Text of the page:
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Path suspension in workflow management systems

IP.com Disclosure Number: IPCOM000030808D
Original Publication Date: 2004-Aug-27
Included in the Prior Art Database: 2004-Aug-27
Document File: 2 page(s) / 6K

Publishing Venue

IBM

Abstract

Workflow management systems support the definition and execution of business processes. The major constructs in drawing processes are activities and control links. The activities describe the tasks to be performed, and the control links describe the potential sequence in which the activities are to be carried out. A particular set of activities and control links is called a process model. An instance of such a process model is called a process instance. Users can control the execution of process instance via life cycle commands, such a terminate to terminate a process instance, or suspend to suspend execution of a process instance. Both life cycle commands terminate and suspend typically operate on the process instance as a whole; if the workflow management system supports the notion of scopes, then the commands may also operate on the scope. In many cases however this is not granular enough. It is proposed to add modifications of those commands that operate on particular paths within the process model.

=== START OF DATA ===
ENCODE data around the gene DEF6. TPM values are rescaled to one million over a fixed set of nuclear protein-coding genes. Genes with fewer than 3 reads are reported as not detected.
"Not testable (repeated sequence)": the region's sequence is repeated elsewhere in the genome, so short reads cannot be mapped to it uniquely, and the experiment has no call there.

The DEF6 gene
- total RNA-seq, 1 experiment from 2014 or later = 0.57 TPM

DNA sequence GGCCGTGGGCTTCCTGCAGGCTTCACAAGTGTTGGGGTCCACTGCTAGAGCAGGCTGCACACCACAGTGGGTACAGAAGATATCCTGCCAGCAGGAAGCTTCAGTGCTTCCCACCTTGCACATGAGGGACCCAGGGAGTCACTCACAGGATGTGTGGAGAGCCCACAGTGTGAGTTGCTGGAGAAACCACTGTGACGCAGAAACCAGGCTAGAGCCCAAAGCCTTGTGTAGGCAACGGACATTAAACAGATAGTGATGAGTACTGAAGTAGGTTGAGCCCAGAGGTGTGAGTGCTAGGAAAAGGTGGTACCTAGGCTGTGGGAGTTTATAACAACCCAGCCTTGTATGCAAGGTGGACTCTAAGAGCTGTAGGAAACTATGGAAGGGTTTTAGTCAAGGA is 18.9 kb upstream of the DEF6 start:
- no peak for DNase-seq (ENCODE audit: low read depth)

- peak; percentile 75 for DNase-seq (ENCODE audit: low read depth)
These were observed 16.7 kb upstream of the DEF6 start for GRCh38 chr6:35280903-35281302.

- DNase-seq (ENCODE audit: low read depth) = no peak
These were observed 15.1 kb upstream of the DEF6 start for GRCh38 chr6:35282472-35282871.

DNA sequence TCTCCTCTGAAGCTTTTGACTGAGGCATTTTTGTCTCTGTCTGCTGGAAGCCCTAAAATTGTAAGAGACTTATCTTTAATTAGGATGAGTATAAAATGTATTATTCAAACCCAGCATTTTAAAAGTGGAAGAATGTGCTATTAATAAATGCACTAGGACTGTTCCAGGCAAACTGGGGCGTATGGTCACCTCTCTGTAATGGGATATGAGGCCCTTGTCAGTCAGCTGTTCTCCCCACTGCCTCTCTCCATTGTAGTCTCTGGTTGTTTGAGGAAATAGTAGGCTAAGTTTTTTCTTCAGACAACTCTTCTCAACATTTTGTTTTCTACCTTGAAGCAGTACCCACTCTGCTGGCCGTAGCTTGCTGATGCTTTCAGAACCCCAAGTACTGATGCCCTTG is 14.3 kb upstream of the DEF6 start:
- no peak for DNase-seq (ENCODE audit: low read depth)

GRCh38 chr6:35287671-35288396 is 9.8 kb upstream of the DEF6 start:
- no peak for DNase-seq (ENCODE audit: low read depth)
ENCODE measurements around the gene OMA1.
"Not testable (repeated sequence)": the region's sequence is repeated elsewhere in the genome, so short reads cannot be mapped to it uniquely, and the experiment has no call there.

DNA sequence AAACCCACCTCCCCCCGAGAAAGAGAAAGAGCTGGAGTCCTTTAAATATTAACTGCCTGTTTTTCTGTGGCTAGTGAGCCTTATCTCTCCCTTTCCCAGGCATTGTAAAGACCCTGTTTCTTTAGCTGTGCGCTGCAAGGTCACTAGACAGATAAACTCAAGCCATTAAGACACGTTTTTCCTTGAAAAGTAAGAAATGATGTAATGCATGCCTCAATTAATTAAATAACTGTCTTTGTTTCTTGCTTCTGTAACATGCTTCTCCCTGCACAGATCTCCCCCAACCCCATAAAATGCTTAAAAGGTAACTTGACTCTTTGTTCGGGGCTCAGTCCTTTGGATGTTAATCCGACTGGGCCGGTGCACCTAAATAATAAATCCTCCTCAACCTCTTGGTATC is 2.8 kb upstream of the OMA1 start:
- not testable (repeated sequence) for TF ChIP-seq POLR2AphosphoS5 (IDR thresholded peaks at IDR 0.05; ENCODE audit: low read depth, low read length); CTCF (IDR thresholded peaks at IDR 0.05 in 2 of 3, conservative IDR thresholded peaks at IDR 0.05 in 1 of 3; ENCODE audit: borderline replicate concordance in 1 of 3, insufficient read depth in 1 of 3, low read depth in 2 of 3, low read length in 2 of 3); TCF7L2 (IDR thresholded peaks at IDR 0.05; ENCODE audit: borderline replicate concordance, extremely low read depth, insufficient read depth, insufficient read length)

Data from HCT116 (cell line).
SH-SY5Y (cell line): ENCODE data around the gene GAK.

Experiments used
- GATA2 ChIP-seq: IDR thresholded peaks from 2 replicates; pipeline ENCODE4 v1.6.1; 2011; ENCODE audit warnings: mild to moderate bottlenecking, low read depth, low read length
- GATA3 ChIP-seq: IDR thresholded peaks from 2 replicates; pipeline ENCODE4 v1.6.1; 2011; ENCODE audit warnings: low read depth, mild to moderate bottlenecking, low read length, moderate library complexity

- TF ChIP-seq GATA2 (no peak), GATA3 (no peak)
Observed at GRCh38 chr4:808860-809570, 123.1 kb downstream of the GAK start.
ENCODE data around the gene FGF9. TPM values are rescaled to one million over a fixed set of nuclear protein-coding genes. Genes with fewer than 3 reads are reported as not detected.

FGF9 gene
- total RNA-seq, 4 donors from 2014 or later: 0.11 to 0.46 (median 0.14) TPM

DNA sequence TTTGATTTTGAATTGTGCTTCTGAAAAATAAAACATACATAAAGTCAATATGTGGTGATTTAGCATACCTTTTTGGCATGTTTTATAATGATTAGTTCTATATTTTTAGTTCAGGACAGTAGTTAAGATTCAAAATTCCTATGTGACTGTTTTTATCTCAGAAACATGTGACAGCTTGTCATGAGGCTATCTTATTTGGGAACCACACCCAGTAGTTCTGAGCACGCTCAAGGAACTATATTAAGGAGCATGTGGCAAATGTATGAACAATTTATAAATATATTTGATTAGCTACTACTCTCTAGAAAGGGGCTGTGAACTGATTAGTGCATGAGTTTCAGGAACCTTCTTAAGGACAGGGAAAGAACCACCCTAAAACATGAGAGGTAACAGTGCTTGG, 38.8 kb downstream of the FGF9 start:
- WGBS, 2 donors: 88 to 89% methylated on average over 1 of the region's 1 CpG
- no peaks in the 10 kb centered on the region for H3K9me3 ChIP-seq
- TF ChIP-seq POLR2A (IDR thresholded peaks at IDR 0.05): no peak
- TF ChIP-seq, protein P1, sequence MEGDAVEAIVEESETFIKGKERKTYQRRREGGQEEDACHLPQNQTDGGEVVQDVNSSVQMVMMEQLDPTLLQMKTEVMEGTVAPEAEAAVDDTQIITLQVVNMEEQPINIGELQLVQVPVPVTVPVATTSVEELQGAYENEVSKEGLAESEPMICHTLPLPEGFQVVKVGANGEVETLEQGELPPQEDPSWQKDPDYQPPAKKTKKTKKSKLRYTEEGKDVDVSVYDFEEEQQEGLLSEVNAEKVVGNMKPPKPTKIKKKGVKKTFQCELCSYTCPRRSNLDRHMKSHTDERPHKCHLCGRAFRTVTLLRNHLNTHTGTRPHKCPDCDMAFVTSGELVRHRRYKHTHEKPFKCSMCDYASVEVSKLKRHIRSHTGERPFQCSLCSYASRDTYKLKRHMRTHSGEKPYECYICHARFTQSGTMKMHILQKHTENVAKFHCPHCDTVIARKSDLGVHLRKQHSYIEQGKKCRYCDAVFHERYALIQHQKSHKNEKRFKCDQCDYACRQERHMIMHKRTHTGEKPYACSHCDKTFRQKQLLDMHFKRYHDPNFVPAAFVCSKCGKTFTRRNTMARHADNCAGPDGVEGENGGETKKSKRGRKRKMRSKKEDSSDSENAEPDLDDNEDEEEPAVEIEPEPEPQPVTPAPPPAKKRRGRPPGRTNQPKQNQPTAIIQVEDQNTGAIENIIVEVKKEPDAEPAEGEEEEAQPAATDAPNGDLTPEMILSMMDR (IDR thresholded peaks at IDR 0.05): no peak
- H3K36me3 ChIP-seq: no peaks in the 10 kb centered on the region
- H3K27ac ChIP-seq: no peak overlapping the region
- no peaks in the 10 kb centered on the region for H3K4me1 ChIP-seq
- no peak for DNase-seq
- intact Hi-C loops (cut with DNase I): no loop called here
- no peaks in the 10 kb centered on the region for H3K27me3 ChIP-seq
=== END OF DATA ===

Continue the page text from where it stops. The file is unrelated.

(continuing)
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Path suspension in workflow management systems Path suspension in workflow management systemsPath suspension in workflow management systems Path suspension in workflow management systems

Workflow management systems support the definition and execution of business processes. The major constructs in drawing processes are activities and control links. The activities describe the tasks to be performed, and the control links describe the potential sequence in which the activities are to be carried out . A particular set of activities and control links is called a process model . The typical language to describe such a process model is Business Process Execution Language for Web Services (BPEL4WS) which is an emerging standard for business processes.

    Suppose we have a simple business process, that starts with an activity A. When A completes, two subsequent activities B and C are carried out in parallel . After B has completed, activity D is carried out. After D and C are completed, activity E is carried out. Thus, we would have five links, one from A to B, one from B to D, one from A to C, one from D to E, and one from C to E . One would model this in BPEL as follows (note that we use the generic notation activity which stands for all types of valid BPEL activities) :

<flow>

<links>

    <link name="A2B"/> <link name="A2C"/> <link name="B2D"/> <link name="C2E"/> <link name="D2E"/> </links> <activity name="A">

    <source linkName="A2B"/> <source linkName="A2C"/> </activity> <activity name="B">

    <target linkName="A2B"/> <source linkName="B2D"/> </activity> <activity name="C">

    <target linkName="A2C"/> <source linkName="C2E"/> </activity> <activity name="D">

    <target linkName="B2D"/> <source linkName="D2E"/> </activity> <activity name="E">

         <target linkName="D2E"/> <target linkName="C2E"/> </activity> </flow>

    The shown business process has two paths that are potentially being executed in...